Understanding the ACA This Tax Season

John Krautzel
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The provisions of the Affordable Care Act have finally taken effect, leaving Americans vulnerable to tax penalties if they do not have some type of health insurance coverage. As you enter the busy tax season, your clients are likely to have more questions about how the Affordable Care Act affects their returns. The following are several considerations to help you advise your clients effectively in 2015.

Americans who do not have health insurance coverage, whether it is through a private plan or an employer-sponsored group plan, are penalized for not complying with the Affordable Care Act. For the 2015 tax season, the penalty is the greater of 2 percent of household income or $325 per person, with a cap of $975 per family. These amounts may come as a surprise to your clients because they are much higher than they were in 2014. The old cap was $95 per adult, $47.50 per child and $285 maximum per family. In 2016, the penalty increases to $695 per adult, $347.50 per child and a per-family cap of $2,085.

Those who sign up for ACA plans may qualify for subsidies based on their income. This can have unexpected consequences come tax time because applicants must enter their yearly household income when they apply for ACA coverage. If a salesperson applies based on last year's income of $30,000 and earns double that amount in base pay and commissions, the amount of the subsidy he received might be deducted from his next tax return.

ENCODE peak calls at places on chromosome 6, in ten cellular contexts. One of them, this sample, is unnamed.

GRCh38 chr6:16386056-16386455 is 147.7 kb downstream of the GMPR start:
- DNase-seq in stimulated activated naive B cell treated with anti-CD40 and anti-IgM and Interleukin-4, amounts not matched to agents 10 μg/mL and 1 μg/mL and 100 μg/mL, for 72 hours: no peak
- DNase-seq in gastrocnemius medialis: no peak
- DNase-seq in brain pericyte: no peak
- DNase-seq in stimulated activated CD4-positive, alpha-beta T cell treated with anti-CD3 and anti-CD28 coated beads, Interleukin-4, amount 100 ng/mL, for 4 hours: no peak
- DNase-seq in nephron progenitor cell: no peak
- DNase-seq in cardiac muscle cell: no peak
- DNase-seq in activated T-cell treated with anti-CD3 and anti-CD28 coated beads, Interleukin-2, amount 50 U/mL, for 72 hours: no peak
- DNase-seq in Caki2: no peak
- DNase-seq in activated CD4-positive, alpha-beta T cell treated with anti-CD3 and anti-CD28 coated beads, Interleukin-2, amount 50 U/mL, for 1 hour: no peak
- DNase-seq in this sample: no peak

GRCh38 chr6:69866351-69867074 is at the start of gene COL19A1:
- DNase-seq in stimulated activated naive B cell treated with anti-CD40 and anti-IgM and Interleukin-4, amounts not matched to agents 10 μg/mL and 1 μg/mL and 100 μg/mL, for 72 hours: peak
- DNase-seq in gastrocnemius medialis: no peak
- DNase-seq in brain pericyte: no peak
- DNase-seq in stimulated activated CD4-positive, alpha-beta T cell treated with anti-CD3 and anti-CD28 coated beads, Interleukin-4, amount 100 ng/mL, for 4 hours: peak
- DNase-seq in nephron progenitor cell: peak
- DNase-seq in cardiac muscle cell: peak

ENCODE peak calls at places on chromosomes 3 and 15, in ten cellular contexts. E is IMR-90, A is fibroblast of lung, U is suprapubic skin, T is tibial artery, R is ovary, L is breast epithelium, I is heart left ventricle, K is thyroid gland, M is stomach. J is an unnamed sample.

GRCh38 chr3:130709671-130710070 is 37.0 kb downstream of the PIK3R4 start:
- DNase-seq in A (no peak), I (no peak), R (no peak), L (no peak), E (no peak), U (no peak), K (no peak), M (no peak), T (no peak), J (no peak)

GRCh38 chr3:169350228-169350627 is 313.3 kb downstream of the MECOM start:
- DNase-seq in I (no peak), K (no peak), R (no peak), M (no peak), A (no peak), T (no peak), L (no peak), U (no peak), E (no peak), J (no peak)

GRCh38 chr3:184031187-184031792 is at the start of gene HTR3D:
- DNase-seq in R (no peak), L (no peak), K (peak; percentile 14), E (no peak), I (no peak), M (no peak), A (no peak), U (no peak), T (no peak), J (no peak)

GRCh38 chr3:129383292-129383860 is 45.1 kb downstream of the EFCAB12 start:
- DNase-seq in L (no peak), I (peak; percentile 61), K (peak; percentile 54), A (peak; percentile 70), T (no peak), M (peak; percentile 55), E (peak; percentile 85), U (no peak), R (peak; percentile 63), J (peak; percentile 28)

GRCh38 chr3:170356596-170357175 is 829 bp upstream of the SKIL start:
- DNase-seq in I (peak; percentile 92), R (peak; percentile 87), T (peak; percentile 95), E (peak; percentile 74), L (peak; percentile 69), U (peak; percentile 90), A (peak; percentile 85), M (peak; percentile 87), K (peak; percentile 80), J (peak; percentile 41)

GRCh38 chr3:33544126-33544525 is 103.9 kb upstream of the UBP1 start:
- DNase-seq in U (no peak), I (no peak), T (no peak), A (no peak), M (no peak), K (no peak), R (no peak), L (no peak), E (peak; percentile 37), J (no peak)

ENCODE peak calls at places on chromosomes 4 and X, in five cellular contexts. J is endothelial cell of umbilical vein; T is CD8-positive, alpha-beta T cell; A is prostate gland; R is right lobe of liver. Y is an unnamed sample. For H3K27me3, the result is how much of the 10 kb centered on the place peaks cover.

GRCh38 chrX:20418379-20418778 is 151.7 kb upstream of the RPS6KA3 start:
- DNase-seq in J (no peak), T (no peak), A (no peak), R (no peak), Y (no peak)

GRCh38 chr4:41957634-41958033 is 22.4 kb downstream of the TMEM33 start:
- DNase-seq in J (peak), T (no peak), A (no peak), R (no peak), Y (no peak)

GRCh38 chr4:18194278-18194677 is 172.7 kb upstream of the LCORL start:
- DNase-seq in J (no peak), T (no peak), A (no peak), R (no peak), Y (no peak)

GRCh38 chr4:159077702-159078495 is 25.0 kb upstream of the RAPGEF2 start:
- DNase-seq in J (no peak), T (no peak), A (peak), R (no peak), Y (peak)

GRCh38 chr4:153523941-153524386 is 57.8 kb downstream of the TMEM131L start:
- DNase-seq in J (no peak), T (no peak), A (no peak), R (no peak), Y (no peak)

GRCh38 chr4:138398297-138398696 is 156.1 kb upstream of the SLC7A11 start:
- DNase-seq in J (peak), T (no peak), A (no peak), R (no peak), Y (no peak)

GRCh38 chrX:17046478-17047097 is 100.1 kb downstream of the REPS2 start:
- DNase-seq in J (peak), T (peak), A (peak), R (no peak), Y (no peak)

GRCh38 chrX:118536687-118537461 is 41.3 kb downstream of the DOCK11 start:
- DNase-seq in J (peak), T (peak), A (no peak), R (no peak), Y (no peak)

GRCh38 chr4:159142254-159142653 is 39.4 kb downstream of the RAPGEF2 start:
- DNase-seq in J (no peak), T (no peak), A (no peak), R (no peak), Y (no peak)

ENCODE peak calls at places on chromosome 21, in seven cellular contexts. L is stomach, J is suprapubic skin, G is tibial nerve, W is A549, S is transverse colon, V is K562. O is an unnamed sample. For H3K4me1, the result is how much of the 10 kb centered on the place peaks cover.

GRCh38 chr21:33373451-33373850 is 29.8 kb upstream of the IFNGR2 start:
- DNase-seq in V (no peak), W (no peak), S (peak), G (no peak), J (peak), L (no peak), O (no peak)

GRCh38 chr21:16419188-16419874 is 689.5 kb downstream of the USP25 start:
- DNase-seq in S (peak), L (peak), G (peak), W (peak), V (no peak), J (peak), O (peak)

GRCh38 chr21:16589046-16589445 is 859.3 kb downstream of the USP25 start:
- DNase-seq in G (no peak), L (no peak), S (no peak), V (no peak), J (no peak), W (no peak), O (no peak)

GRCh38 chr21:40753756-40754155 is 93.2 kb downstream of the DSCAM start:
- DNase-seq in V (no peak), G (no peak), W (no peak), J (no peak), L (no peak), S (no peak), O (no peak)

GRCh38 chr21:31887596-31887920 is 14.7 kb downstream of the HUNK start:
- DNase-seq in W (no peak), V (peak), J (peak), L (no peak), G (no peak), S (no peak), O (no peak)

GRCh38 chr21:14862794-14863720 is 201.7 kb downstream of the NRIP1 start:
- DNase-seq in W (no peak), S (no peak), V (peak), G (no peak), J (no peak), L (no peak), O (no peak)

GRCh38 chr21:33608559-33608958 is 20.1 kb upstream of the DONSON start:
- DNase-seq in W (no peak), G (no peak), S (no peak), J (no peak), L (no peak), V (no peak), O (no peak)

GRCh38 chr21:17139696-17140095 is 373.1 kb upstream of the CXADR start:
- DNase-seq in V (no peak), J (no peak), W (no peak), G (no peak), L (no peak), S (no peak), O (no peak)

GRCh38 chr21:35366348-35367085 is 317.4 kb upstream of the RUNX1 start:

Tax forms are also more complicated. People must fill in their insurance information on their tax forms, regardless of whether the coverage is through an employer-sponsored plan or a state or federal exchange. As a result, it takes more time to gather the information necessary to complete a federal tax return. Taxpayers who receive advance credits when they purchase coverage through an exchange also have to reconcile their advance credits and income when they file their tax returns.

Tax withholding rates have also changed since the Affordable Care Act was implemented. The employee portion of the Medicare tax increased by 0.9 percent for single people earning more than $200,000; married people earning more than $250,000 and filing jointly; and married people earning more than $125,000 and filing separately. However, taxpayers are not liable for the tax unless they exceed the $200,000 threshold. If a taxpayer does not exceed the threshold, the excess withholding is returned in the form of a credit.

Tax preparers and accountants have their hands full as taxpayers try to comply with the requirements of the Affordable Care Act. As an accounting professional, be prepared to spend extra time helping your clients gather information and answer whatever questions they have about the law and its associated penalties.


Photo courtesy of Stuart Miles at FreeDigitalPhotos.net



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